A few weeks ago, WORLD magazine published a review of Ron Block’s new album, Walking Song. While, in essence, the review was positive, it was, quite possibly, one of the most dismissive I’ve ever read. The reviewer seemed to be saying that the promotional material for the album, which talks about the process of creating it, should be ignored and the album enjoyed on its own merits. Perhaps not bad advice, except it was said in such a way, with such a tone, that it just irked me.
It irked me enough to make me keep thinking about it, niggling it over again and again in my mind, trying to figure out what bothered me so much.
And then I landed on it. I’ve read about the creative process behind this album. Ron partnered up with Rebecca Reynolds as a lyricist, and magic happened. And I know that it was something new, something Ron had never tried before. And I know that Ron himself would say that the creative process that made the album what it is; in fact, he has said as much, “Rebecca came along and said, ‘Let’s just be kids creating again.’ It’s more like what I was doing when I was 17, 18 years old, even though the stuff I was doing wasn’t as developed. It was just a kid sitting there experimenting, having a good time.”
I wanted to respond to the WORLD review, but I probably wouldn’t have been able to say what I really wanted in a letter to the editor, so instead I decided to just write my own. It posted yesterday over at The Curator. Here’s a snippet:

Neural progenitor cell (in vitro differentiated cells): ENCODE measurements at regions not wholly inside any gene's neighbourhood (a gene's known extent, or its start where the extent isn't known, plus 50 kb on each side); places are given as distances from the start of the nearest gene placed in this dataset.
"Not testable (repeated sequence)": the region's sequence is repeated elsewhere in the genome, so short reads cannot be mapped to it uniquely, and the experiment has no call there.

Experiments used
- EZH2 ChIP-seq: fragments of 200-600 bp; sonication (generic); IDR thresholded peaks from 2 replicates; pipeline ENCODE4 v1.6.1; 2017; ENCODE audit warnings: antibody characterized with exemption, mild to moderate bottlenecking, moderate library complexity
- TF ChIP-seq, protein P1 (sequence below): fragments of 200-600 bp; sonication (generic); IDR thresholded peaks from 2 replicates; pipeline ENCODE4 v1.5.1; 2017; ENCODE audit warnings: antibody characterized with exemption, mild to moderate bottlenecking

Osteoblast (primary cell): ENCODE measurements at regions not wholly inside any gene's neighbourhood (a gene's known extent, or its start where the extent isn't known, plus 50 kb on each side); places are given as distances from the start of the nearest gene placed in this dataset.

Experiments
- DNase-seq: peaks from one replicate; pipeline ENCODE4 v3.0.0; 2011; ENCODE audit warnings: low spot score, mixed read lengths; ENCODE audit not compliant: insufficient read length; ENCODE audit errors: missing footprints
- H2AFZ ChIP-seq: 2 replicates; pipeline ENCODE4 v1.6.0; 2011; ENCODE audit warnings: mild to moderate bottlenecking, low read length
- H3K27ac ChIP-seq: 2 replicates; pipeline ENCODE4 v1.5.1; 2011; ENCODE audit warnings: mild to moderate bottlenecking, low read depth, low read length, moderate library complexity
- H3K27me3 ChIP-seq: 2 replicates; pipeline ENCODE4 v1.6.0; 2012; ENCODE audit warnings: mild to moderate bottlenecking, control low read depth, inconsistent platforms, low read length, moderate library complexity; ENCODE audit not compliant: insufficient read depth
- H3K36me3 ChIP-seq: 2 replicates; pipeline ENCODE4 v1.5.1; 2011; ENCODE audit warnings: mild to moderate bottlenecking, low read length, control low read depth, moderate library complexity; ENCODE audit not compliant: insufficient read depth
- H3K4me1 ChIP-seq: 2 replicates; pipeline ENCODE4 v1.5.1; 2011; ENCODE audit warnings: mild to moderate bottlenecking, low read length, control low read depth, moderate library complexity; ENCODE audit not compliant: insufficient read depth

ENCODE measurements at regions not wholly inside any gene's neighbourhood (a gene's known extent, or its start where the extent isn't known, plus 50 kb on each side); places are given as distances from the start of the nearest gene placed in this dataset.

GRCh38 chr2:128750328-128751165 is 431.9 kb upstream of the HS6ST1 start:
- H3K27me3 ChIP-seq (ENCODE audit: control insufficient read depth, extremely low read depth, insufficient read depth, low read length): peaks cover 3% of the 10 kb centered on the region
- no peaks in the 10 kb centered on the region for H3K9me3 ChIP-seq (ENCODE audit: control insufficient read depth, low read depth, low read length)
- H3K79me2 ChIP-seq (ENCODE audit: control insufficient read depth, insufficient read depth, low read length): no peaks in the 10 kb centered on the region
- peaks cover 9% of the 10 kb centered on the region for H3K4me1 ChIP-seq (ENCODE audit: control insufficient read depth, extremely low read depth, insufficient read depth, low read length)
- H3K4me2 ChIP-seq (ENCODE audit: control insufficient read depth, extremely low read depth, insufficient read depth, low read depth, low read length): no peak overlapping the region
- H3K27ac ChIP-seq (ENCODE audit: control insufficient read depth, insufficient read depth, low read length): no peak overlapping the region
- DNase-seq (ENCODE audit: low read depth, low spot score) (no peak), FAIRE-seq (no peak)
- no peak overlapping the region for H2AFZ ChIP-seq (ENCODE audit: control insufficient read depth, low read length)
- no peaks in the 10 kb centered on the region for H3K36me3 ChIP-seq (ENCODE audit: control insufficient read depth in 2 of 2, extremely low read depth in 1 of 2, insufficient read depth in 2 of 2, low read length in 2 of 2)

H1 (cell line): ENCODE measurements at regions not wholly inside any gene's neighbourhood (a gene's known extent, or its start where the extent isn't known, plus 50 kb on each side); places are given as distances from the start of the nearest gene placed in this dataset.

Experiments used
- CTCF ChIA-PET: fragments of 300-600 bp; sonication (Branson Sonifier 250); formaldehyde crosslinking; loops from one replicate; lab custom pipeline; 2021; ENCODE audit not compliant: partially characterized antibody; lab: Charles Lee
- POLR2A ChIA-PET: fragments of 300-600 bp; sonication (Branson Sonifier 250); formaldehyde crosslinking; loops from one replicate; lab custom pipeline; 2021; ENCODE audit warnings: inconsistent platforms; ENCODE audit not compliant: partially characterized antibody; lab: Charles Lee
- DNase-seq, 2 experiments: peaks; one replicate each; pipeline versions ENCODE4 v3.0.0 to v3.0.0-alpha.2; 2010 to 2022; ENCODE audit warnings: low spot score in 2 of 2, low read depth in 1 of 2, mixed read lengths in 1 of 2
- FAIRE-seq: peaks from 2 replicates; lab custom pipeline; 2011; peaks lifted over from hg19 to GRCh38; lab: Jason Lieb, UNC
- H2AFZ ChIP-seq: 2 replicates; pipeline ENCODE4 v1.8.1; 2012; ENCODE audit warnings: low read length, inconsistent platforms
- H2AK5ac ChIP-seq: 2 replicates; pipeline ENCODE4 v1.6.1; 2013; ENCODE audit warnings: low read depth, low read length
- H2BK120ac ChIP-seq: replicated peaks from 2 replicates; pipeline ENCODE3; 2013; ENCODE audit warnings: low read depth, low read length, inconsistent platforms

My love of American folk music has nostalgic tendencies to be sure. However, as I look at the growing popularity in recent years of bands like The Civil Wars, The Avett Brothers, The Lone Bellow, The Lumineers, The Vespers, etc. (and of course the meteoric fame of the non-American-American-folk-rock band Mumford and Sons), I realize I’m not alone in my love for Americana.
There is something about American folk music that speaks to us, something in its essence that keeps us asking for more.
Here’s the thing, though. As much as I love all those bands listed above and latch on to nearly every new album that seeks to generate the Americana sound, it’s rare for me to find an album that fully captures what I found under that patchwork quilt. It’s not often contemporary musicians strike the same chords in my soul as “Down in the Valley.”